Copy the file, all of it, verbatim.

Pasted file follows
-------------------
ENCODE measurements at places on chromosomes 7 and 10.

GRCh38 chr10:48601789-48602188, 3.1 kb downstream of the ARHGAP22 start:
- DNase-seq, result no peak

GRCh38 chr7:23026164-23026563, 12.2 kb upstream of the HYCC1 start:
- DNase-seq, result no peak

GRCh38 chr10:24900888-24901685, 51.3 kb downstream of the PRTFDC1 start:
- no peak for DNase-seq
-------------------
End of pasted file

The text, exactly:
ENCODE measurements at places on chromosomes 7 and 10.

GRCh38 chr10:48601789-48602188, 3.1 kb downstream of the ARHGAP22 start:
- DNase-seq, result no peak

GRCh38 chr7:23026164-23026563, 12.2 kb upstream of the HYCC1 start:
- DNase-seq, result no peak

GRCh38 chr10:24900888-24901685, 51.3 kb downstream of the PRTFDC1 start:
- no peak for DNase-seq